Healthy Living

6 tips for busy people who want healthy skin

It’s been a long day.

You finally get home, and exhaustion hits you out of nowhere. You amble into your bathroom, catch a glimpse of yourself in the mirror and proceed to study your tired eyes. You turn your focus down to your skincare regimen, look back at yourself in the mirror and realize you can’t fathom mustering the energy to go through that whole process before putting your head on your pillow and dozing off.

For that reason, you’re leery about adding anything extra to your skin care routine. But tomorrow is a new day, and there are a number of things you can do to contribute to the health of your skin—and they’re quick and easy.

“I often hear people say, ‘I don’t have time to take care of my skin,’ but I’m also seeing the effect of this every day,” said Dr. Christy Rainey, a dermatologist at Augusta University Health. “But time-consuming, expensive treatments aren’t a requirement for healthy skin.”

1. Wash your face in the morning and evening.

“Cleansing is the best way to eliminate bacteria that can lead to breakouts,” Rainey said. So regardless of how tired you may feel at the end of the day or upon waking up, this step is critical to the health of your skin.

Rainey recommends the following cleansing practices:

  • Instead of washing your face with a washcloth, as this can harbor bacteria, use your hands.
  • Avoid exfoliating more than two or three times per week.
  • Regardless of your skin concerns, always apply moisturizer after cleansing. Skipping on the moisturizer can trigger your skin to produce oil that clogs your pores, even in those who have oily, acne-prone skin.

A prime time outside of morning and evening to cleanse your skin is immediately after exercising. Sitting around in sweaty clothes for a long period of time can irritate the skin and create an environment for acne to grow. Rainey recommends using cleansing wipes for an on-the-go option.

2. Protect your skin from sun exposure with SPF 30.

Be sure to cover any sun-exposed area on a daily basis. This often includes the face, neck, chest, hands, arms, etc. Rainey recommends a daily moisturizer with sunblock and, for makeup wearers, tinted moisturizers and BB creams.

“Patients have to realize that sunblock is only effective for a short period of time, around 60-90 minutes, so they’ll need to reapply,” Rainey said. “The body metabolizes the SPF after that and is, therefore, no longer effective.”

There are different ways to protect your skin if you don’t want to wear sunblock. This includes wearing a wide-brimmed hat or clothing that contains ultraviolet protection factor (UPF). UPF clothing is usually available in sporting goods stores.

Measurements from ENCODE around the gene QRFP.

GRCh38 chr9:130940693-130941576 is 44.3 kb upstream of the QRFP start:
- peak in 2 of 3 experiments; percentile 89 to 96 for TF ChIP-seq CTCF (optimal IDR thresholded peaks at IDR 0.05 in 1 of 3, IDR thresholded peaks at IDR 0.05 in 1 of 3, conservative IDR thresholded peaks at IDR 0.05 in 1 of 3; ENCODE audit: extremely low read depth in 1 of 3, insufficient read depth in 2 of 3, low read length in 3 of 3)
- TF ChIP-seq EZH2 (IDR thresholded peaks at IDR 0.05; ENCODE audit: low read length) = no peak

3. Sleep well, and manage stress.

Lack of sleep makes your face look tired and run-down. Stress and little sleep can cause blemishes, puffy eyes, dark circles and flaky skin.

“Eight hours is a good place to start,” Rainey said. “I think we all tend to under-sleep, so get as much sleep as possible.”

4. Consume antioxidants, glycolic acid and vitamin C.

Consuming these organic chemicals can help to regenerate collagen, which is what helps to give our skin strength and elasticity, while replacing dead skin cells. These also hydrate your skin, even out its tone and shield it from visible effects of pollution.

5. Eat a balanced diet of fruit, vegetables and fatty acids.

We’ve all heard the saying “you are what you eat.” Well how about this:

“You are what you eat on the inside and outside, as your skin reflects what you eat,” Rainey said. “For example, if you’re eating a balanced diet of fruit, vegetables and fatty acids, then your skin will reflect that.”

Examples of foods that contain essential fatty acids include a variety of fish, dairy products, olive oil and black seed (aka black cumin).

Eating a healthy diet can also fight inflammation, which often contributes to skin issues.

6. Don’t smoke.

“Smoking is terrible for skin,” Rainey said, citing that it causes aging, clogged pores and wrinkles. “Smoking reduces the blood supply that keeps skin tissue looking supple and healthy.”

Not only does your skin benefit from not smoking, but it also contributes to whole-body health.

Enjoy the benefits of healthy skin and a healthy body

To make an appointment with a dermatologist, call 706-721-2273 (CARE) or 1-800-736-2273 (CARE).

About the author

Augusta University Health

Augusta University Health

Based in Augusta, Georgia, Augusta University Health is a world-class health care network, offering the most comprehensive primary, specialty and subspecialty care in the region. Augusta University Health provides skilled, compassionate care to its patients, conducts leading-edge clinical research and fosters the medical education and training of tomorrow’s health care practitioners. Augusta University Health is a not-for-profit corporation that manages the clinical operations associated with Augusta University.

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